Richmond, Va., resident Grayson Cobb took his fascination with solo adventures to a new level on Memorial Day, paddling a standard kayak 70-plus miles during a two-day trek from Key West to Dry Tortugas National Park.
There's no way to say for certain, but the 24-year-old said he believes it's "highly unlikely" it had ever been done before.
"If you do something that crazy, usually somebody publishes something about it," he said. "I was doing a lot of Google searches and trying to find any evidence. The park rangers, they said they've never seen anybody come up on their shore on a kayak."
Cobb has been vacationing in the Keys for 15 years or so and said he spent May at his parents' Duck Key home preparing for the trip. His original intention was to paddle to the Bahamas.
"When the east winds didn't let up, I decided I should alter my adventure. I knew I could find no record of anyone paddling from Key West to the Dry Tortugas," he said.
Cobb, a Virginia Tech graduate who said he's headed to Eastern Virginia Medical School this fall, said he's pursued similar journeys on land. He's climbed mountains in Newfoundland, Canada and "backpacked most of the Appalachian trail by myself."
He wanted to pursue a similar journey on the water and was inspired by other kayakers who'd done similar trips. Most notably, in 1987, San Diego native Ed Gillette paddled 2,400 miles from California to Hawaii in 63 days.
Cobb admits his trip had "an insanity factor," but pointed out several modifications to his kayak that, without them, would have made the trip "all but suicidal."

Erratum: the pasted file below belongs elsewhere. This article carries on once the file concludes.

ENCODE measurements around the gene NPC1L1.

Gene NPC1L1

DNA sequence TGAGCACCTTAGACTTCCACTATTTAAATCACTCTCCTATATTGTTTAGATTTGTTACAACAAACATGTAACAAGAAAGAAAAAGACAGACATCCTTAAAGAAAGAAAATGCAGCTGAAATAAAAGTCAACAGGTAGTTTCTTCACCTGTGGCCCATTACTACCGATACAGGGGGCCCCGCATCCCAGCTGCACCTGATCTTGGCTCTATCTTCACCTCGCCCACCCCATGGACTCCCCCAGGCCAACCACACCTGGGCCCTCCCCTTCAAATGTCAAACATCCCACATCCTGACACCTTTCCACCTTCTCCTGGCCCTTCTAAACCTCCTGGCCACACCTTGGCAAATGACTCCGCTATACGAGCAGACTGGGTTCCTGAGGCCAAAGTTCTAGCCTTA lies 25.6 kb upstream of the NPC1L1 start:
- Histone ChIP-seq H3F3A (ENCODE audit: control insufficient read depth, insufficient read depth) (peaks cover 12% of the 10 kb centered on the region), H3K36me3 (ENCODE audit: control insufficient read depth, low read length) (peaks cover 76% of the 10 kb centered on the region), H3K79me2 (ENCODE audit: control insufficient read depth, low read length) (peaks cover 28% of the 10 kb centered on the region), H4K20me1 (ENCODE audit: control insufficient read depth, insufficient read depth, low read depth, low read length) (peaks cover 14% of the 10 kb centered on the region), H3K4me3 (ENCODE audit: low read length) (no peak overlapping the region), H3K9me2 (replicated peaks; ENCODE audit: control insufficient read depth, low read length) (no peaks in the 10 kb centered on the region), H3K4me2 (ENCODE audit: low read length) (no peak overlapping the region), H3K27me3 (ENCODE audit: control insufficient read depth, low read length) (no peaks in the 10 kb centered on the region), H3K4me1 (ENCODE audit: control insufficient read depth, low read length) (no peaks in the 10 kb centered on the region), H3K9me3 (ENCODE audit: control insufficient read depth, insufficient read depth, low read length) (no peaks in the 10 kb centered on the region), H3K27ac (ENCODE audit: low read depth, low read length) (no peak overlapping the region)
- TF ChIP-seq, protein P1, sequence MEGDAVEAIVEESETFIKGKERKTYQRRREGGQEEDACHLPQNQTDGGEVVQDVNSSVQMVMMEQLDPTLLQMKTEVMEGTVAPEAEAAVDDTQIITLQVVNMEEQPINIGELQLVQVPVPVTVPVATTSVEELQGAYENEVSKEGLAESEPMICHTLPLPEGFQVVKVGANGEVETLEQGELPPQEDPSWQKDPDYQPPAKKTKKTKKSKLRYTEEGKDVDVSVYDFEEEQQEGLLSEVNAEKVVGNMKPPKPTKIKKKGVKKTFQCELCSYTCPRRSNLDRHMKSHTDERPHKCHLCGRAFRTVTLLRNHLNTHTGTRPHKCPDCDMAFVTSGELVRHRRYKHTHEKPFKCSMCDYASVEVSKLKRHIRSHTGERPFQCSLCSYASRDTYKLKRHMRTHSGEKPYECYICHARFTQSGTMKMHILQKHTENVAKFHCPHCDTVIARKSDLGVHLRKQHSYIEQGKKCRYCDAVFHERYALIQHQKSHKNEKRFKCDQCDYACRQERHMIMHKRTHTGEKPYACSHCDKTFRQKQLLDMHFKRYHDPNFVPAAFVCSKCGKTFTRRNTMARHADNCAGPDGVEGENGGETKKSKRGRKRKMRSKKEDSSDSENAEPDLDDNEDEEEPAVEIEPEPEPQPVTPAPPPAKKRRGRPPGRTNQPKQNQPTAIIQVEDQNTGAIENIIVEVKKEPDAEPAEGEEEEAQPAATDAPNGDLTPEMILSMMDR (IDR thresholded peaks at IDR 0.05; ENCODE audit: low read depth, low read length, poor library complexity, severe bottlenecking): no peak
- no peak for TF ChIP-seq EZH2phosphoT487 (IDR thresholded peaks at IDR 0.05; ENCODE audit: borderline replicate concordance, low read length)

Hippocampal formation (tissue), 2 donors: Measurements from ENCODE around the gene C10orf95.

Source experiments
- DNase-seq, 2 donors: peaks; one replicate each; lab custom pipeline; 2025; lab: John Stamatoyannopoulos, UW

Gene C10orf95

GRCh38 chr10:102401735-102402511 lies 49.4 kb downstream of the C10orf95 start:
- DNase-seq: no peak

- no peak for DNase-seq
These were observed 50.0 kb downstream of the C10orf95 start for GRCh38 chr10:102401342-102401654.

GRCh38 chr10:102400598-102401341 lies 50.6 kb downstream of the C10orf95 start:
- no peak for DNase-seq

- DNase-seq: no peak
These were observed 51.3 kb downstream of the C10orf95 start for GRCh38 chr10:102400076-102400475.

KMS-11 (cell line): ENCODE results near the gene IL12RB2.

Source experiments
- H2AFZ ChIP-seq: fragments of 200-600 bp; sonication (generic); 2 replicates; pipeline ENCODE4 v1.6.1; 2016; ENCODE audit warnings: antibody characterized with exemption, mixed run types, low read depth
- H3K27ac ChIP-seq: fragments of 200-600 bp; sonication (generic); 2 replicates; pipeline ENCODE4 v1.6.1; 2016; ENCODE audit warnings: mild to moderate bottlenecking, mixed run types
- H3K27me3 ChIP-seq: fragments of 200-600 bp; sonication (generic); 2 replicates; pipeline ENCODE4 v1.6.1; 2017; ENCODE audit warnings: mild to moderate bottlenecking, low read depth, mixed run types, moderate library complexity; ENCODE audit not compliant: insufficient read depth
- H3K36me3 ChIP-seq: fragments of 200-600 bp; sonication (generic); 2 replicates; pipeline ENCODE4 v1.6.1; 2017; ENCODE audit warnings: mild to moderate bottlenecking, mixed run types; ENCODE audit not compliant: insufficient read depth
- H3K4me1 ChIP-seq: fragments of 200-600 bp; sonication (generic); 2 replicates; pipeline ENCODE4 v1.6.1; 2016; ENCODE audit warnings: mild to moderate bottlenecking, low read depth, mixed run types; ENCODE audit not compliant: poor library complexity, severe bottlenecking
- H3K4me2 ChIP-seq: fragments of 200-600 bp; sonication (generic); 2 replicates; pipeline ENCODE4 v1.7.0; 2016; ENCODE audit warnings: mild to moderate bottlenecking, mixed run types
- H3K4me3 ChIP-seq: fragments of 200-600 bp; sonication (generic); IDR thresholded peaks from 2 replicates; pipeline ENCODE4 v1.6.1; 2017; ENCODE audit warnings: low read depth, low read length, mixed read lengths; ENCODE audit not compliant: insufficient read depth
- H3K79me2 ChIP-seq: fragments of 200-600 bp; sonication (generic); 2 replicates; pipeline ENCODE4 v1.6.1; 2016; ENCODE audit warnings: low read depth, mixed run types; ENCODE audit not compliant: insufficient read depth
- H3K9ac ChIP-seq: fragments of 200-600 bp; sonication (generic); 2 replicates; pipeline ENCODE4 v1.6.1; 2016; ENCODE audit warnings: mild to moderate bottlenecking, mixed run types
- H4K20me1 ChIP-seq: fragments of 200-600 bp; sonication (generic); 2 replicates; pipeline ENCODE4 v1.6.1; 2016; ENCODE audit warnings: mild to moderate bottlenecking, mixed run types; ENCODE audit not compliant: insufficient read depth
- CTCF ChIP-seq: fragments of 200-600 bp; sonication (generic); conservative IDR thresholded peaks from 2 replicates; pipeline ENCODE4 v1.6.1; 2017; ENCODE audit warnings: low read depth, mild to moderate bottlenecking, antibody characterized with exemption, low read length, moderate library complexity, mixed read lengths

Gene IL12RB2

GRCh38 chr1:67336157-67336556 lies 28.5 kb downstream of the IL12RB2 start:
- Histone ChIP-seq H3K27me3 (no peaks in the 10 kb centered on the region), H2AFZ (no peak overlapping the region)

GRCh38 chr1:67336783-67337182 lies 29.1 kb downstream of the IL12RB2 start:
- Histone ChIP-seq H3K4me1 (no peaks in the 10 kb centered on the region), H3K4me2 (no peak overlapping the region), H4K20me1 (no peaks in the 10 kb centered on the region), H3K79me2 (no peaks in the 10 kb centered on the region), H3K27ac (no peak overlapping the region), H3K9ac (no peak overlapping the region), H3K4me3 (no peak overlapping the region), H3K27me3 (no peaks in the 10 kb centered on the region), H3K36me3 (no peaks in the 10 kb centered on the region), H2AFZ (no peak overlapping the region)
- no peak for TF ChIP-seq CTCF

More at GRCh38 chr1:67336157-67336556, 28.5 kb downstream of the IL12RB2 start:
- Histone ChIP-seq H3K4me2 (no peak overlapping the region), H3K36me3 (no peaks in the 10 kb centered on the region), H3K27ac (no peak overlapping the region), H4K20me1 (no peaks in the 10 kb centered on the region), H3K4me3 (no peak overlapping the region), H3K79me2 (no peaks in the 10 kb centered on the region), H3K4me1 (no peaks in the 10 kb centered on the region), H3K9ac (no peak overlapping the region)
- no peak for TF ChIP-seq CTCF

Homemade foam outriggers allowed him to keep the kayak steady to "sit and eat and relax." He had a line set up for a sea anchor, and installed a small sail on the front "to give me a little push."
Cobb said he completed the trip with no assistance, guided only by a handheld GPS and a compass.
"I found a heading using the GPS to find out exactly which direction [the Tortugas] were in and point the boat in that heading and hold it as long as I could. Every two miles I would turn it on to make sure," he said.
Cobb said his family could track his movements in Virginia by way of a "spot satellite messenger."
"They could follow me on a little map online and there's an SOS button that would go out to the Coast Guard [if necessary]. Other than that, I was totally alone," he said.
Cobb saw only a few boats, including one commercial fishing boat whose crew feared for his safety.
"They dropped their dinghy in and he came racing over to me to make sure I was alright. He didn't accept my answer the first couple of times. He kept asking me and asking me and said, 'Are you sure you're OK?' " he said.
"Once I told him the Dry Tortugas, he kind of relaxed a little bit," Cobb added.
Cobb says he paddled 25 miles the first day, sleeping for the night on a beach at the Marquesas Keys. He completed the next 50 miles the second day, with the Loggerhead Key Lighthouse coming into view 10 to 12 miles out.
"The sun was setting and I had to truck to get there in time," Cobb said. "When I landed on the island I couldn't even walk because I was in my boat for so long. My hands had been clenched in that position for so long they just stayed there."
Whatever pain Cobb experienced apparently was not enough to deter him from similar trips in the future.
"It's hard to explain in words. It was incredibly beautiful being out there solo open water," he said. "Next up is to the Bahamas. As long as I can get some stale air or east wind less than 10 knots."